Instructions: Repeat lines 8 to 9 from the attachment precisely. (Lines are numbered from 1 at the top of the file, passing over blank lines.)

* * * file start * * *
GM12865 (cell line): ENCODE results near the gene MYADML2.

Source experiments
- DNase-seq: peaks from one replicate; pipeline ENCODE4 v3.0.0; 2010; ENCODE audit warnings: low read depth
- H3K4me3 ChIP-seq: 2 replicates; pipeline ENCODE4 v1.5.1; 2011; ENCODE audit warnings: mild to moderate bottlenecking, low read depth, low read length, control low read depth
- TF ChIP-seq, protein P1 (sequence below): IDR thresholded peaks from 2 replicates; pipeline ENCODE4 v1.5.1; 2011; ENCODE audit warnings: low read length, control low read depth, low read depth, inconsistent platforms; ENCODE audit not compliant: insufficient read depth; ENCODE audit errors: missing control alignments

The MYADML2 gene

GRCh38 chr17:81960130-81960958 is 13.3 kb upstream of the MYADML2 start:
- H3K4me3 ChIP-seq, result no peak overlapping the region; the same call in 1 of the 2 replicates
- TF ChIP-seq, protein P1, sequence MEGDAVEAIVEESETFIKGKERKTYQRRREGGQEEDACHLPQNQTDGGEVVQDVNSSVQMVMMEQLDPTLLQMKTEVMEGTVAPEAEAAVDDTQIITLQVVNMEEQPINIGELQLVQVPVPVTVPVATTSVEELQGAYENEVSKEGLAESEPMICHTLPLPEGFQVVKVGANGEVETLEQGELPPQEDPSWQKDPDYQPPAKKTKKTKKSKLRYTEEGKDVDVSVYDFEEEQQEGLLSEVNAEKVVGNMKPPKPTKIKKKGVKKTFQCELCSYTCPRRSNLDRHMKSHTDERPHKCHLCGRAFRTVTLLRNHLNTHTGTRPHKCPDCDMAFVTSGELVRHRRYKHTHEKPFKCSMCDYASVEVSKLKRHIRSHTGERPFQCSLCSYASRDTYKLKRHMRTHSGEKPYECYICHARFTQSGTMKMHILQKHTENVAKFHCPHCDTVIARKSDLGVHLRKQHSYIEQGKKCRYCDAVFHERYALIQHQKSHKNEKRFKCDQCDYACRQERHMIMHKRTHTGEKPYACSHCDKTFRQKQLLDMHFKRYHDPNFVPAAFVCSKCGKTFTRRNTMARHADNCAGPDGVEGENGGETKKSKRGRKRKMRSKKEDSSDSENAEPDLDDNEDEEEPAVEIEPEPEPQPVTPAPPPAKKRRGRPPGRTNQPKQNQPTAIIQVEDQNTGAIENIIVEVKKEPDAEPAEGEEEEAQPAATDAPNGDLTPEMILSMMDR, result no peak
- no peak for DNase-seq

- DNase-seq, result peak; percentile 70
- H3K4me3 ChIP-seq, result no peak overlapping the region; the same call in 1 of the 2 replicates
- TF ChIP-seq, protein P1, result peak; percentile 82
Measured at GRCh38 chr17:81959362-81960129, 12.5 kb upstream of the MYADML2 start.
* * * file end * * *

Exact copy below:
- H3K4me3 ChIP-seq, result no peak overlapping the region; the same call in 1 of the 2 replicates
- TF ChIP-seq, protein P1, sequence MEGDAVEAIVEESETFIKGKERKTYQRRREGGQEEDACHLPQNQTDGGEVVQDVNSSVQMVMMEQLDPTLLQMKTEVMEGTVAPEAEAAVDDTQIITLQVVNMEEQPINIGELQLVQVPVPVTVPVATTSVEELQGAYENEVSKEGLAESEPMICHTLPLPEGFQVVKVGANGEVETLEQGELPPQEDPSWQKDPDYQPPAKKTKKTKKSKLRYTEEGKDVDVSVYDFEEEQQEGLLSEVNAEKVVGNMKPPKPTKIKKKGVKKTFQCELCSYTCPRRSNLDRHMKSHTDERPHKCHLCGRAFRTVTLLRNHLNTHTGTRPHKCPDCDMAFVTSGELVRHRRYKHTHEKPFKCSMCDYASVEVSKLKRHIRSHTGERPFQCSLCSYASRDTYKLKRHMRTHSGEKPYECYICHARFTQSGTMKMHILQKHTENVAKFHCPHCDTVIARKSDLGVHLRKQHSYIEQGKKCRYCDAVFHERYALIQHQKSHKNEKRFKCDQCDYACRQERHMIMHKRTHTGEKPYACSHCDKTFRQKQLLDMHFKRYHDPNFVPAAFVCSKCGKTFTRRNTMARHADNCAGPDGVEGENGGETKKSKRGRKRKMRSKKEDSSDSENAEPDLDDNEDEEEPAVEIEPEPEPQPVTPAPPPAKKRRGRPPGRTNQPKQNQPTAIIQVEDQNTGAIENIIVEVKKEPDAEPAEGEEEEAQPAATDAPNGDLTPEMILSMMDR, result no peak